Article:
Drew has a hand in today
TAMPA - J.D. Drew's eggplant-colored right hand is bruised on both sides, the result of a pitch that drilled him Friday. Ugly as it is, the good news is that Drew can see it - the contusion no longer requires a bandage.
Drew will return to the lineup today against the Cincinnati Reds in Sarasota, Fla., his first action since the plunking. He hit off a tee Monday and took batting practice yesterday. He feels the time he missed will not be an issue, that he has ample opportunity to get his timing down in the batter's box for the regular season.
"It's all headed in the right direction," Drew said. "I'm just trying to get out there and get at-bats. It shouldn't be a problem.
"I think now, more than anything, you're just trying to get your legs underneath you, get your body ready to go. It's a long year. You get more at-bats the first week of the season than you get all spring training."
Drew also said the injection he received in his lower back about a month ago has led to marked improvement. He missed more than 40 games at the end of last season with his ailing back and for a time thought it might keep him out of the playoffs. To nip the pain this year, Drew flew to Boston to receive a cortisonal injection in his facet joint. So far, it has worked.
"It's felt considerably better," Drew said. "There's only been a few days where I've actually felt a little bit stiff. I've had really good days consistently since I got it. So, hopefully, that being said, it'll continue to feel good."
Before being hit by the pitch, Drew had 26 plate appearances this spring in nine games. He felt "a little bit tired as far as the swing goes." He had just four hits (.200), but he also drew six walks, good for a .407 on-base percentage.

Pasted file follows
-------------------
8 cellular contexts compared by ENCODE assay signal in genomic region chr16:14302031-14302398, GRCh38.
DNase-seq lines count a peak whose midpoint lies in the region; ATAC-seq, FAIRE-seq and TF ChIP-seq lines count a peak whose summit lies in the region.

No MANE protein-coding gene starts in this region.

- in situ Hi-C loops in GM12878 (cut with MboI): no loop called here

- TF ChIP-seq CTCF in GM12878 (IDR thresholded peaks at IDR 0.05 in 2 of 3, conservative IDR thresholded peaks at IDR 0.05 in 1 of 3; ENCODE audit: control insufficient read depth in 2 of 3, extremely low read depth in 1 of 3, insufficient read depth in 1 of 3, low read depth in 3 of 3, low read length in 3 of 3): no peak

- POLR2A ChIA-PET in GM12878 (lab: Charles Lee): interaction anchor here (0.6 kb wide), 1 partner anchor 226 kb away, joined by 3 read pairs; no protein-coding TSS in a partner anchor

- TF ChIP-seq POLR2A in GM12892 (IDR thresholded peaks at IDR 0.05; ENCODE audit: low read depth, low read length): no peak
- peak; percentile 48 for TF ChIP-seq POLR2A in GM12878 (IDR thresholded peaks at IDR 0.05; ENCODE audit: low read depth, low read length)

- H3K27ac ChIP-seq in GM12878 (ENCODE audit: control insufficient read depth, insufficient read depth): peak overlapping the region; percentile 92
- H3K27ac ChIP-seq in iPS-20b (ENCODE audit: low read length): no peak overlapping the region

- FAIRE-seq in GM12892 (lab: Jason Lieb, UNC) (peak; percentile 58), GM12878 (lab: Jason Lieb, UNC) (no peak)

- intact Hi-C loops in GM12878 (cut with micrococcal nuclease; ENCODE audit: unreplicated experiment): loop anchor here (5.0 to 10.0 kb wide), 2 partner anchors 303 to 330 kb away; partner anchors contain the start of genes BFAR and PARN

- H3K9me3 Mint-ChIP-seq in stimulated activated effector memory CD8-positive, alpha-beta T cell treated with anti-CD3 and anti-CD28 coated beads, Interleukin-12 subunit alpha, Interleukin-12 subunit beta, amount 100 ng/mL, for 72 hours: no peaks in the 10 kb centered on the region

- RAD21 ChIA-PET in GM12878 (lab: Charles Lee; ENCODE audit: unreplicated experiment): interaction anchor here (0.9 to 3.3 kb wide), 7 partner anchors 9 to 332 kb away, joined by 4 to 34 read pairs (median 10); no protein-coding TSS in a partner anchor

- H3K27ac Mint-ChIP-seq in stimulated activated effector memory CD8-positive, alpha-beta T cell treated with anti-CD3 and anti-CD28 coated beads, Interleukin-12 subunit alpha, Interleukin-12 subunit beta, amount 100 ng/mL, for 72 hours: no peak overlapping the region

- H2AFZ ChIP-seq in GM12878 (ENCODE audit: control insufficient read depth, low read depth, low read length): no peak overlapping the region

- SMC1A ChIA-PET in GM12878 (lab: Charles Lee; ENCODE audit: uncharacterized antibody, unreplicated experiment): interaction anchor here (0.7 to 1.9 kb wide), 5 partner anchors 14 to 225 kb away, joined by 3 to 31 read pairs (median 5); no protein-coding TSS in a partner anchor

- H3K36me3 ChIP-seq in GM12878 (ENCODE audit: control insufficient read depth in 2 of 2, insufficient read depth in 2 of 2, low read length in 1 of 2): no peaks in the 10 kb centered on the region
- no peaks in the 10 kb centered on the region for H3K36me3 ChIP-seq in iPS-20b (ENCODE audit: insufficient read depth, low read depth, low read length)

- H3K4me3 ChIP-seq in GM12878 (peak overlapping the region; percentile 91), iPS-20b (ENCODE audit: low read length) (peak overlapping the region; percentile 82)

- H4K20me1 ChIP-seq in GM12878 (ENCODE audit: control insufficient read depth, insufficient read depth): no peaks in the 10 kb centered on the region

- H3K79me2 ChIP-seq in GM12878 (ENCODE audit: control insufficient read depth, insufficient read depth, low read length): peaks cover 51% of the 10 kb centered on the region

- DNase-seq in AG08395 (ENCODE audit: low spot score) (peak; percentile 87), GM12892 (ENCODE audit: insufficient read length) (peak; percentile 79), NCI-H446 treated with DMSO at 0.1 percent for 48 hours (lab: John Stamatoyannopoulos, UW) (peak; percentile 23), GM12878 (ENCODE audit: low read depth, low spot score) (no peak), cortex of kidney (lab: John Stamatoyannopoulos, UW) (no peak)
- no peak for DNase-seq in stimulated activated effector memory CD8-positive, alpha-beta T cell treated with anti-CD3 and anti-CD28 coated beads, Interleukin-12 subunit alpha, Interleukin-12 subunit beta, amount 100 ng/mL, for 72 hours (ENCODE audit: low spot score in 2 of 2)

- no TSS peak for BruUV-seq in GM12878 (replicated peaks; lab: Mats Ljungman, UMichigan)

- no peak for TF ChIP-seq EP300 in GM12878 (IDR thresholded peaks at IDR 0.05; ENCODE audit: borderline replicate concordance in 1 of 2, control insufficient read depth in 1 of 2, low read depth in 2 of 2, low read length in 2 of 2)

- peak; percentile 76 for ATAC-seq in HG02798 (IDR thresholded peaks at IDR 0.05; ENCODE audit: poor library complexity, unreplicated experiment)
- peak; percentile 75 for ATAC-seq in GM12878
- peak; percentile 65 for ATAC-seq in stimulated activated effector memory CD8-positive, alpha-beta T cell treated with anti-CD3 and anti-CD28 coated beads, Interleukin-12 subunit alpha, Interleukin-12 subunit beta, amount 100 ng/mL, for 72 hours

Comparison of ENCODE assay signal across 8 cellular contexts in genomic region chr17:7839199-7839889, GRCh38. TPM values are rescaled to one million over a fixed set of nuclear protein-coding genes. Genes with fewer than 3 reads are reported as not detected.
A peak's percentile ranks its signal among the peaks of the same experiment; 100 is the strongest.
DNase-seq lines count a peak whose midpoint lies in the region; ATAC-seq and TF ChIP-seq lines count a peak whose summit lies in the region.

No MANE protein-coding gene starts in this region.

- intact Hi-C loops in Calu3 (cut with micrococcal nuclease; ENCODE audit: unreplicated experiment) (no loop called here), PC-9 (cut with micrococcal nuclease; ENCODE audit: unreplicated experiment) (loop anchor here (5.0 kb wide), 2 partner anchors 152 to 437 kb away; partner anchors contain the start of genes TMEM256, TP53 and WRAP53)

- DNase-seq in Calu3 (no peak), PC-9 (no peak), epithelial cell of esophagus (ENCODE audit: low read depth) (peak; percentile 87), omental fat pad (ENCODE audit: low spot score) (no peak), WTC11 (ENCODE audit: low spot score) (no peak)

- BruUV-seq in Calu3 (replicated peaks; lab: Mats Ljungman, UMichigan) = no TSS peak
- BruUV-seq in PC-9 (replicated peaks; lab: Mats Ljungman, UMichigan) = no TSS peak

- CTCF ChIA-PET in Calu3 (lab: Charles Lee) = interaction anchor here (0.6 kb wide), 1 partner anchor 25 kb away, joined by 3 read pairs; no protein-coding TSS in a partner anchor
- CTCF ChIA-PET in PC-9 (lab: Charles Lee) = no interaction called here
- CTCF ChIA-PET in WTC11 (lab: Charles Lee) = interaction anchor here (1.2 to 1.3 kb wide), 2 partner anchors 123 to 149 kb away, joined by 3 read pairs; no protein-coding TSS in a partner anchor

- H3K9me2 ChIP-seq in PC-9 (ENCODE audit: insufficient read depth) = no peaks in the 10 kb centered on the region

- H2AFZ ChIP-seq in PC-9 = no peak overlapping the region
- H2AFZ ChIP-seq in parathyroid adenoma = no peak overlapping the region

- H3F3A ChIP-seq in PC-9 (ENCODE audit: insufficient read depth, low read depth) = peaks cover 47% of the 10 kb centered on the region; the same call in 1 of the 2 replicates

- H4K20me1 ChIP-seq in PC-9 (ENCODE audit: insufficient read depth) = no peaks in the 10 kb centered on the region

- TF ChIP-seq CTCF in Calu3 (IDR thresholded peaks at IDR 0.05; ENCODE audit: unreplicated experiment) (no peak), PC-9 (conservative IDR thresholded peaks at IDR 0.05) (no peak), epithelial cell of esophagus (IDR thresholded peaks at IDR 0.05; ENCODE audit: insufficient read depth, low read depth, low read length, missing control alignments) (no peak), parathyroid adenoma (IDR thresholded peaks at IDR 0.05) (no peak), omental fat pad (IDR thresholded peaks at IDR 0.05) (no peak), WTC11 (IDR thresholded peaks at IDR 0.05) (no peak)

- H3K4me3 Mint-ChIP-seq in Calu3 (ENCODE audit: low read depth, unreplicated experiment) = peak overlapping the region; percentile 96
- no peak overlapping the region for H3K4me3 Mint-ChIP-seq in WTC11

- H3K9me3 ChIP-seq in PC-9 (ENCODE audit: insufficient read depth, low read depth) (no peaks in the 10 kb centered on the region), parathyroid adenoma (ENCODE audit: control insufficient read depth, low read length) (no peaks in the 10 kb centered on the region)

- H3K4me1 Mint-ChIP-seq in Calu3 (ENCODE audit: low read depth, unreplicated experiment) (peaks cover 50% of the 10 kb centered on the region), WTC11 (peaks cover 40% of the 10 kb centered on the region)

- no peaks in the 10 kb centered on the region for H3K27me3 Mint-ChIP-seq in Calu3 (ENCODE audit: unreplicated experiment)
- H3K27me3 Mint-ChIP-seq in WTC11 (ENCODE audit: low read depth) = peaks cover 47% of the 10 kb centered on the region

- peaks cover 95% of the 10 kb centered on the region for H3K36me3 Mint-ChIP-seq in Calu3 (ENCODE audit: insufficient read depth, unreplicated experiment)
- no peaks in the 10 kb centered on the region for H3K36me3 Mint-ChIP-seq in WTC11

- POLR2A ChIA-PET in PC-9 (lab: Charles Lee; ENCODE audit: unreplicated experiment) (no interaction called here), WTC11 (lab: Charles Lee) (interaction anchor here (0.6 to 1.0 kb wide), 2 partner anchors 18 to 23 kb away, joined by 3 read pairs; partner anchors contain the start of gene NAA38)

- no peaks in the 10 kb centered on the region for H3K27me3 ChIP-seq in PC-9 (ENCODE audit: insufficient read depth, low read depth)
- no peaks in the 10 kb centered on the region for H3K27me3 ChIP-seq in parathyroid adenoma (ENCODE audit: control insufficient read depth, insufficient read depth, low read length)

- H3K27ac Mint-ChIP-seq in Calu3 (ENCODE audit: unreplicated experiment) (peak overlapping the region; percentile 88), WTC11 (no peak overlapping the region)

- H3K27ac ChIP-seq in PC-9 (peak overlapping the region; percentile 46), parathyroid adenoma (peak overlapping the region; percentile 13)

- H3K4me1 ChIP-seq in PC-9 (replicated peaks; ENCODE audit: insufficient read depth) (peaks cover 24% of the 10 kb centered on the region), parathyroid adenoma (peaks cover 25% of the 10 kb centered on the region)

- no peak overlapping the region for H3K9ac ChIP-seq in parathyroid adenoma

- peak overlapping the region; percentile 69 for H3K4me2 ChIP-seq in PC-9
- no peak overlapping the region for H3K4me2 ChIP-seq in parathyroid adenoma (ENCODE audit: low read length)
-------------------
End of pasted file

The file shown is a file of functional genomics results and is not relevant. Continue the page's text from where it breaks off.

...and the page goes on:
"I felt like I was seeing the ball well," Drew said. "I started off pretty well and went into a little bit of a dry spell there. That's kind of a good thing sometimes in spring training. You can be too hot, I think. You get to the start of the season and you get upset - you were hitting .430 leaving spring, you want to know why you can't get it to carry over.
"Spring is just a preparation for a long year."
Smoltz's bullpen session - he'll throw 30-35 pitches at City of Palms Park - will be the most significant step in the rehab that he and the team hope will land him in the rotation roughly by the middle of May.
"He was telling me today, 'I won't sleep tonight,' " said manager Terry Francona. "He was bouncing off the walls.
"The reason we're saying 30 is because he's probably going to want to throw 100. He's excited because now it's real. It's scheduled. It's there."
Smoltz acknowledged that it was difficult to be patient, but he has dutifully stuck to the plan, even though, as Farrell said, he "could be doing more than he is right now."
Smoltz underwent major shoulder surgery last June.
"We felt our biggest challenge would be to hold him back," said Farrell, "but I tell you, to his credit, he has been completely committed to the plan that's been outlined.
"The biggest thing to look for will be how intense he'll be. His natural tendency is going to be to feel like games are getting closer. Natural adrenaline will come with his outing."
Amalie Benjamin of the Globe staff contributed to this report.